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Nottingham Post
Nottingham Post
Laycie Beck

Syerston residents divided over Red Arrows 'low-flying' training over village

Residents have mixed views after the Red Arrows were granted permission to conduct low-flying training over a nearby airbase whilst the iconic team searches for a new training location. From Monday, January 9, until Monday, April 17 2023, the Civil Aviation Authority has given the team permission to practice flights over RAF Syerston, Flintham.

Located between Bingham and Newark, off the A46, it has been suggested the Red Arrows' presence will have a minimal disruption on the area, but there is expected to be an increase in noise when the team is training. However, it is thought to be unlikely that the Red Arrows would use every training slot in the allocated 90 day period, and it is believed they will maximise their training in the first 6 to 8 weeks.

The RAF has stated: "The MOD is selling RAF Scampton which it hopes to complete in early 2023 and the [Red Arrows] will relocate to RAF Waddington prior to this date. The MOD is exploring alternative airspaces to enable the Red Arrows to continue to train.

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"RAF Syerston has been identified as potentially suitable. To determine whether RAF Syerston is a viable option for establishment of new permanent airspace, a temporary airspace structure is required to test the site and assess what the impact would be on local aviation and ground stakeholders."

Residents in the village have spoken out about their reaction to the news, and although many are excited about the prospect of being able to see the Red Arrows on a regular basis, many others have expressed concerns. Eco-florist, Fiona Nicholass, 55, of Syerston, said: "I didn't know anything about it.

"First of all we are quite an environmentally friendly household, so I'm not too happy with planes flying all over the place but I understand that national security requires people to be trained. I understand both points of view.

General view of RAF Syerston, Flintham (Laycie Beck)

"I don't like people flying planes around for no reason, but I have family in the military so I completely understand about training, and they need to train somewhere."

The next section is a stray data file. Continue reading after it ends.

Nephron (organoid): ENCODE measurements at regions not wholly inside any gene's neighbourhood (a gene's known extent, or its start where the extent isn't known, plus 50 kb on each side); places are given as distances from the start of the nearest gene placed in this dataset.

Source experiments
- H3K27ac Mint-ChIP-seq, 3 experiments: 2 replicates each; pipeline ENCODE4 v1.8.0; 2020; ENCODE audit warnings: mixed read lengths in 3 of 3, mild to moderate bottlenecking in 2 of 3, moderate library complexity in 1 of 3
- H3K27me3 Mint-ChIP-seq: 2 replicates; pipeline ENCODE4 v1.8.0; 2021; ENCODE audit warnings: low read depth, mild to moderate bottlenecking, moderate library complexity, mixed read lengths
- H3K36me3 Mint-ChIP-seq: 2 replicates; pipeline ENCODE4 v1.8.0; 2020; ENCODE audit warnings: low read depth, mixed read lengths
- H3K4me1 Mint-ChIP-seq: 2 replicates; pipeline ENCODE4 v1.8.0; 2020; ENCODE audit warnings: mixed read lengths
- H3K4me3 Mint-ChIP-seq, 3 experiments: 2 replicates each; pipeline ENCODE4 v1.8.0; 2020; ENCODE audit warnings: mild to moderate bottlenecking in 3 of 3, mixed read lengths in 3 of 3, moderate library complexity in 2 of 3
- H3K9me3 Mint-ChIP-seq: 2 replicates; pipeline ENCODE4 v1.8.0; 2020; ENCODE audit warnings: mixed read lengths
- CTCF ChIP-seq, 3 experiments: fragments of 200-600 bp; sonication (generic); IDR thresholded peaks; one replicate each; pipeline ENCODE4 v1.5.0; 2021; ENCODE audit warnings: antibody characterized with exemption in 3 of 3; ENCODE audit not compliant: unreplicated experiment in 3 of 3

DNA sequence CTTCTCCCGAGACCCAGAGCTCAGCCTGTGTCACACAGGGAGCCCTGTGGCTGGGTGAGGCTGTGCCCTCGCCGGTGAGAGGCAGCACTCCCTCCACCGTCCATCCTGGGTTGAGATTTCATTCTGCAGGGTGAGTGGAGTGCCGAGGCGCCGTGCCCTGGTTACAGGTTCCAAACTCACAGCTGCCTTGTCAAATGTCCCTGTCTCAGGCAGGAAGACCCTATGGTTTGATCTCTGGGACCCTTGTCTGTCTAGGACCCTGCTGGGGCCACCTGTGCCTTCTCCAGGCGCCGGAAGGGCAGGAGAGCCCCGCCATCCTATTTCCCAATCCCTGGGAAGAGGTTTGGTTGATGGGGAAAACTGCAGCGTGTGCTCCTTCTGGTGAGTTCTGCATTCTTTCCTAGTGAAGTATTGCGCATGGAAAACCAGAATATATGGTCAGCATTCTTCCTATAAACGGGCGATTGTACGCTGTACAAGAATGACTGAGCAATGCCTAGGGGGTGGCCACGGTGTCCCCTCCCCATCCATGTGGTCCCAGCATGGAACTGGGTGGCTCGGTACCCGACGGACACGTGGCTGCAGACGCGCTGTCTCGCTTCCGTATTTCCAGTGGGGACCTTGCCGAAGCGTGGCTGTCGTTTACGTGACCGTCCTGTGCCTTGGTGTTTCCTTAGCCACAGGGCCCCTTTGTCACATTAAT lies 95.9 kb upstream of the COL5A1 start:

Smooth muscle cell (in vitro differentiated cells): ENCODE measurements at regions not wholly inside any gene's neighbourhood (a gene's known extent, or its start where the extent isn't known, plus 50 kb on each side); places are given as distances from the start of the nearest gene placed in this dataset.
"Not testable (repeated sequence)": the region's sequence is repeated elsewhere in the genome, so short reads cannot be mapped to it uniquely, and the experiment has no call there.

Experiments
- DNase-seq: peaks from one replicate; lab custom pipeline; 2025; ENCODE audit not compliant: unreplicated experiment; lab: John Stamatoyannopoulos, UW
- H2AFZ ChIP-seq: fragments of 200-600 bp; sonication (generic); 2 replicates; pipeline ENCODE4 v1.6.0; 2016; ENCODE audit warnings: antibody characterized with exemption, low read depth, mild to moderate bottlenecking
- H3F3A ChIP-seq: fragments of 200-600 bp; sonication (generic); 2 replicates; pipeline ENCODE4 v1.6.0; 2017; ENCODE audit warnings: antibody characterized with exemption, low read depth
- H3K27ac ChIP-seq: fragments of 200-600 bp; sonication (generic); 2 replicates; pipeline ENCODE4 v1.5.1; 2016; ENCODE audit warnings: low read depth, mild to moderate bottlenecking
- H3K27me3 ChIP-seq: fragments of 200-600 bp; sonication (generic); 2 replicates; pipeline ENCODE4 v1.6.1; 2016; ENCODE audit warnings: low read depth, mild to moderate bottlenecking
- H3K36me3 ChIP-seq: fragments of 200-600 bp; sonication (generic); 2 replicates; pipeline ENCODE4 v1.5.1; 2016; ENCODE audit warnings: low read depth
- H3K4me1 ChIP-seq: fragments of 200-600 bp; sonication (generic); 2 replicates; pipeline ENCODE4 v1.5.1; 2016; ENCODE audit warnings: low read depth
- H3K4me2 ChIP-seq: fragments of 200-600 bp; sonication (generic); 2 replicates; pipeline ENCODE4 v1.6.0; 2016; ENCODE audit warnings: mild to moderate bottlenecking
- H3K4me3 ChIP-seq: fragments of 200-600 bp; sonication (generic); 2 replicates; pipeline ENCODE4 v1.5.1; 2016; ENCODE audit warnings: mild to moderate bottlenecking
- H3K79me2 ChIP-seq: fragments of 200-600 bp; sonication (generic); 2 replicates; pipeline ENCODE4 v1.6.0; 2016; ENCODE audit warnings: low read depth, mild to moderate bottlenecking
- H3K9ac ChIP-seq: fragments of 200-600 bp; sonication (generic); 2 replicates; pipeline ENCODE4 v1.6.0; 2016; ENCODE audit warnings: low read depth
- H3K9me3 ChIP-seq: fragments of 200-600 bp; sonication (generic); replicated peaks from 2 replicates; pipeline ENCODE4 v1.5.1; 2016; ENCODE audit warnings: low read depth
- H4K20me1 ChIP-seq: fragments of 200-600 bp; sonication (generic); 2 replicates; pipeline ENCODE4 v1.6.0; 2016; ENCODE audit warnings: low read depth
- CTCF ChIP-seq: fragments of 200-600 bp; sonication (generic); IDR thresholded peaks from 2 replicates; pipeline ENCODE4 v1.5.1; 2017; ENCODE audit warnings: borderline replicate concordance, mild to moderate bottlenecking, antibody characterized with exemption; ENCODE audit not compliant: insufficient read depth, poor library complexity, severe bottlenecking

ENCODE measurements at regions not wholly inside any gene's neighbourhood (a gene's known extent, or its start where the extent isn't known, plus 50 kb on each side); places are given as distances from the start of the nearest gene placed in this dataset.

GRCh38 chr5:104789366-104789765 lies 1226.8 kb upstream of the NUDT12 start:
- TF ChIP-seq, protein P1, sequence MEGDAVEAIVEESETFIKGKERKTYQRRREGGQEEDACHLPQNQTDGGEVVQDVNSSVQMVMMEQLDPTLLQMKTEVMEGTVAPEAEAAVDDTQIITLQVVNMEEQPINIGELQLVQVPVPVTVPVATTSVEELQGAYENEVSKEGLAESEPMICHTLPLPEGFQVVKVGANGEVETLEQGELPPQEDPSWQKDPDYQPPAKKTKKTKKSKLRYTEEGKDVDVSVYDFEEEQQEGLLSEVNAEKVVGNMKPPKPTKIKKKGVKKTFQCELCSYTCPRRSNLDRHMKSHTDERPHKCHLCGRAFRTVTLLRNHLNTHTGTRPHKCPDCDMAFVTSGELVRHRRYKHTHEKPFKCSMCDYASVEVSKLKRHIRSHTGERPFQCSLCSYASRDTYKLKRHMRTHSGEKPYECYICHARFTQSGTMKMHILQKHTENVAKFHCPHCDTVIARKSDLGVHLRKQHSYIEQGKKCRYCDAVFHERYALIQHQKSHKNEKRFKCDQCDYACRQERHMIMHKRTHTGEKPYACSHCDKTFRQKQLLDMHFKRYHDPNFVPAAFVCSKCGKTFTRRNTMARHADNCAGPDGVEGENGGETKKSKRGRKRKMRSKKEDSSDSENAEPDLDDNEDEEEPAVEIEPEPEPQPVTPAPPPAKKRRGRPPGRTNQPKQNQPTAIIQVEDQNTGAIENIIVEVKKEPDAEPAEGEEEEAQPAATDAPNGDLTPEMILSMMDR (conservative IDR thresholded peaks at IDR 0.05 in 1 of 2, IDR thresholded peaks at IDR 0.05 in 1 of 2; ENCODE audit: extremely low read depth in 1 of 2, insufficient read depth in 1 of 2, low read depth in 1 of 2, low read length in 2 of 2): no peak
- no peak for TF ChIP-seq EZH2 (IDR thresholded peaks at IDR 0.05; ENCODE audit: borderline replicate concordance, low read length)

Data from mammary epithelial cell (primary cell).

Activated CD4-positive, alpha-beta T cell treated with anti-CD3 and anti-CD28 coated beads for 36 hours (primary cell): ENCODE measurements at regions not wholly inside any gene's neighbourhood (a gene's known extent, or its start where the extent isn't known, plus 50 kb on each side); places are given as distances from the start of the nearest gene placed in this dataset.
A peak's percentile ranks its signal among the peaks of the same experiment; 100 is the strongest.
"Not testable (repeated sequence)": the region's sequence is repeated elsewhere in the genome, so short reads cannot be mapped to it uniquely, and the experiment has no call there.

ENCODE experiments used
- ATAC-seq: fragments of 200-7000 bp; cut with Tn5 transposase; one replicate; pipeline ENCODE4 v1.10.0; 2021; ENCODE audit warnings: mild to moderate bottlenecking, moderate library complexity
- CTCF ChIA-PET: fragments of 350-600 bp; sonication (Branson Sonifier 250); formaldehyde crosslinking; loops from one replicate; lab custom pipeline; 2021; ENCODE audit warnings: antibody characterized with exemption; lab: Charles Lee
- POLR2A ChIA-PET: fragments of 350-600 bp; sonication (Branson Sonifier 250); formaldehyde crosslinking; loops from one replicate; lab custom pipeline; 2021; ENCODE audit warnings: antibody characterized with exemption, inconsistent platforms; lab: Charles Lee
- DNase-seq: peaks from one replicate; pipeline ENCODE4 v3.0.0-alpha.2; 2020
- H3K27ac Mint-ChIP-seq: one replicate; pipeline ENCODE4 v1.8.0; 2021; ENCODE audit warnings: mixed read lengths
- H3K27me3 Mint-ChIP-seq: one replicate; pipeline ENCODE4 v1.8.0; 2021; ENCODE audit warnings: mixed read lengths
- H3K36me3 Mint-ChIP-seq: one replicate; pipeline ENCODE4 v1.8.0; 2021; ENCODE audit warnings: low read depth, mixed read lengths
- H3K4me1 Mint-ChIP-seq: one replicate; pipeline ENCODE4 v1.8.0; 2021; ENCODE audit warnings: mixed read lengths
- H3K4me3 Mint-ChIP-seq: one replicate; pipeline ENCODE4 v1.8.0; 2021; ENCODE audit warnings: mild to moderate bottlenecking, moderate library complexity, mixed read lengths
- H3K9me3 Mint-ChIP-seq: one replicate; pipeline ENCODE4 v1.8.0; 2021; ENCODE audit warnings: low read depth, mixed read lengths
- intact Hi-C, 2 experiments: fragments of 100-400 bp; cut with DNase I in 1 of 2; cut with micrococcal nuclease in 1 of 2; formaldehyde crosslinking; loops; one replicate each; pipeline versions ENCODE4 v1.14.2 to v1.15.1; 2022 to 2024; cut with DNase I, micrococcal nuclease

When asked if she was looking forward to being able to see the Red Arrows from her doorstep, Fiona replied: "No not really. I'm not a big fan of anything like that.

"I can't understand why people would want to look at that, they are just burning a lot of fossil fuel." She added that she had concerns about the impact the training could have on the local environment and wildlife.

Retired Christine Kilminster has lived in Syerston for more than 30 years. When asked if she was looking forward to having the Red Arrows nearby, she said: "Yeah definitely, because we love seeing them fly over here.

"We don't always get them coming over this site. I think the whole village is for it, but what they are not for is how everyone parks on the roads and are here for hours.

"I think they ought to regulate that more as they are there all day and leave litter. It's the people that leave all the rubbish behind that cause problems."

Christine added: "When we were building this house the Red Arrows came over and we got some lovely photos from the roof. I would like it to carry on not just for the three months but for them to continue after."

General view of Syerston (Laycie Beck)

Plasterer Aaron Lambert, 50, said: "Yeah I think it's great to be fair. They don't cause any problems and I quite like to see them fly around.

"We've had them before and they have been fine, never a problem. We sometimes get the spitfire fly over as well."

He added that there have been previous concerns from some residents about spectators parking nearby and leaving a mess, but it's on the opposite side of the village and so he hasn't really witnessed it.

When asked her thoughts on the Red Arrows Elaine Shipton, 65 and retired, said: "We get them over here anyway so they have done performances over here before. I'm sure it will be fine."

Elaine explained that she was looking forward to watching them train and practice. She said: "I have seen them when I have been out walking the dogs before and I did also see them at a show in Lincoln where they did the show.

"It's very nice that we get a free performance. I think people only object when people come here and park their cars all over Longhedge Lane."

Chairman of the parish council, Geoffrey Hibbert, is not pleased the Red Arrows will be training at Syerston and says despite himself and others making objections during the consultation period only slight changes have been agreed. He believes that it would make more sense for the Red Arrows to train at Doncaster Airport, which has recently closed.

He said: "I think that the RAF choosing Syerston and ignoring its affect on general aviation and aviation generally is a mistake. I think that the impact on some residents in this village has the potential to be quite adverse.

"As the people interested in the Red Arrows come and camp out on Longhedge Lane, they have left litter and they have been careless about the needs of the residents of Longhedge lane, especially those with carer needs with 24 hour access requirements"

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